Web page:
I'm never really sure to what degree I'm "meant to" talk about the business and numbers side of making Airships. For example, I haven't released any sales figures. (They are a source of guarded optimism, but let's just say I'm not quitting my day job anytime soon.) Still, I'm going to go on a bit about Greenlight, the process through which one might get one's game into the Steam store.
It's generally taken as a fact that Steam is by far the dominant distribution channel for indie PC games, with a big chunk of developers' sales going through it. As such, I am very keen to get Airships onto Steam, even if I am ambivalent about Greenlight itself.
I put the game up on Greenlight a month ago, and according to its stats page, it's so far gathered 57% of the votes needed for a chance at getting into Steam. This sounds pretty good, but note that nearly all of this progress was made in the first week. After the initial rush of people, a Greenlight page only gets a trickle of new visitors. Right now, I would guess I'm gaining 1-2 percent a week, which sees the game included in Steam in... about a year.
Obviously, this is not great. It's true that I'm in no big hurry to get onto Steam, as I expect the game will take another half year to complete at least, but who knows what will happen in all this time - Valve have stated that they would quite like to abolish Greenlight, so my progress may be meaningless.
The thing to do, then, is to get people to upvote the game more quickly! But how? I've written about it all over the place, tweeted about it, done a key giveaway - but all my efforts don't really register. I conclude it's about as easy to convince someone to just buy the game than it is to have them upvote it on Greenlight.
The white slice represents the proportion of votes coming from a key giveaway drive during the main four days it was visible. The rest is people coming across the game via the Steam website in the same time period.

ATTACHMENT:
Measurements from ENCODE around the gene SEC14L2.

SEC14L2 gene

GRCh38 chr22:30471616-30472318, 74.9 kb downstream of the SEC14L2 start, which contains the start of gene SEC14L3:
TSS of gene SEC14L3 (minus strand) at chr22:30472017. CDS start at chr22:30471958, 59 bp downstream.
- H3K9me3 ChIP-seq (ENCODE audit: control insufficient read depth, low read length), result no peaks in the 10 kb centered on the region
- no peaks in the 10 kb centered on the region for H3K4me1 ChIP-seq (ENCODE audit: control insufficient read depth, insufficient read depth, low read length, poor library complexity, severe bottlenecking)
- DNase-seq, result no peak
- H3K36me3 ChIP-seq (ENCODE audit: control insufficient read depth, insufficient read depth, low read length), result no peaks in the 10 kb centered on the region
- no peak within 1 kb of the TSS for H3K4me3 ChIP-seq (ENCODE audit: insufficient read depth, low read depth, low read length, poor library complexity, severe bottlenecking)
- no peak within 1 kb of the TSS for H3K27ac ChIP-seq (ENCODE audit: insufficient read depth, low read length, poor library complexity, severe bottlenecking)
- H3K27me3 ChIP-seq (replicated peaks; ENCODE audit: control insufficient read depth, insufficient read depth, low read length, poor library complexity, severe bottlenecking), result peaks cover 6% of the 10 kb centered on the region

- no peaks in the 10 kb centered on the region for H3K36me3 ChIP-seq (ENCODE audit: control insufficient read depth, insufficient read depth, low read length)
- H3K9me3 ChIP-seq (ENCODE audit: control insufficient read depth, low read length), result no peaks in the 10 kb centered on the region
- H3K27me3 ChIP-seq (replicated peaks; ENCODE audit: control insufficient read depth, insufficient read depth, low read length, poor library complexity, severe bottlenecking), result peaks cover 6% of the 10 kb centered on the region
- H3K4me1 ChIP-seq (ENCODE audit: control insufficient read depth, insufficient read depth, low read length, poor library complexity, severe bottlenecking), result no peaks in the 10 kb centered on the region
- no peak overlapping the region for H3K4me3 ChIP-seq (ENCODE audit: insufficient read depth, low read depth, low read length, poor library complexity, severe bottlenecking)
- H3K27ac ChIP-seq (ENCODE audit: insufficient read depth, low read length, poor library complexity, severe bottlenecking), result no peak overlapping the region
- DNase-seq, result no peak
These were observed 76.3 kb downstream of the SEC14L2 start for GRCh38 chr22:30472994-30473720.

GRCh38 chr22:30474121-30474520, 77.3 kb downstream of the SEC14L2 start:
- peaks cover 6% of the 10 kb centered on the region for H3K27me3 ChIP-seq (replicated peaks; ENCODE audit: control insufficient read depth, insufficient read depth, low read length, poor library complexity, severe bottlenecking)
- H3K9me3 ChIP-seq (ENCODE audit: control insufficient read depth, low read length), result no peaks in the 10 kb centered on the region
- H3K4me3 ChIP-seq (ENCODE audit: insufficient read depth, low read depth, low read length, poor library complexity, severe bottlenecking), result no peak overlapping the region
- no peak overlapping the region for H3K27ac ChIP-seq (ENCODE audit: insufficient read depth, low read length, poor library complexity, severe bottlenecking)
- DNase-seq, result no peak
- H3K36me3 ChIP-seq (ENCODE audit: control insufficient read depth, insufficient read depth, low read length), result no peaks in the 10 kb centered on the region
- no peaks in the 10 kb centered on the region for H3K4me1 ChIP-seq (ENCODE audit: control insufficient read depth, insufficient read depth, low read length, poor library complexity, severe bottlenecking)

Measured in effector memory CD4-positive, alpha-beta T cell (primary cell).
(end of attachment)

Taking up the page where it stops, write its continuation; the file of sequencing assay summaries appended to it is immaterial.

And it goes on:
So how does a game get greenlit? The "simple" way is to make a game that is universally appealing: about a third of people who visited Airships' Greenlight page upvoted it. If that rate was 100% it would already be in. Now I have more than three thousand upvotes, and more than a hundred comments that are very positive and excited about the game, so it's not that it's universally unappealing - but perhaps too niche, or too unpolished? There's a lot of second-guessing involved in this process, but all I can do is keep on putting up new, cooler things and hope that this improves the rate of upvotes.
Steam shows me a tantalizing little graph indicating my game's progress versus some anonymous other ones that are at some particular ranking. What worries me about this graph is that quite a lot of high-ranking games have a huge second rush in their graph, an influx of upvotes bigger than what they got when they were put in front of everyone who actively browses Greenlight.
Note the big secondary boost of the purple line.
What causes this rush, and where can I get it? It's possible that hitting the right kind of media attention does it, but my real worry is that it's the result of a "upvote the game and get a free copy" deal.
There's quite a lot of those now, and I'm not very happy about it. If the purpose of Greenlight is to gauge consumer interest, then bribing people with game copies both skews the result and actually depletes the market for the game. And Greenlight is a race: Airships is competing against all the other games in Greenlight, some of which enjoy the advantage of these kinds of deals.
So what can I do? I could sign up for one of these things too. Maybe I could give away three thousand copies of the game for three thousand Greenlight votes, which would be far more games given away than have been sold so far. But what message would that send to the people who had the enthusiasm and trust to actually buy it? If only they'd waited for a bit, they could have picked it up for free!
I don't really want to get fixated on Greenlight. I have a game to develop - and sell, through itch.io, Desura, and IndieGameStand.
I can continue asking existing players to upvote the game, and I can try out a bunch of things to improve the attractiveness of the Greenlight page to random visitors. And I'll keep a lookout for ways to promote Greenlight voting that don't feel like a slap in the face of the people who are supporting and playing the game right now.
In conclusion, if you have a Steam account, please take the time to upvote Airships. It would mean a lot to me, and will hasten the day where I don't have to twitchily reload the stats page, hoping for single-percent increases.
Better than reloading the stats page: creating awful things to happen to air marines.
Next up: getting started with boarding combat, in-depth.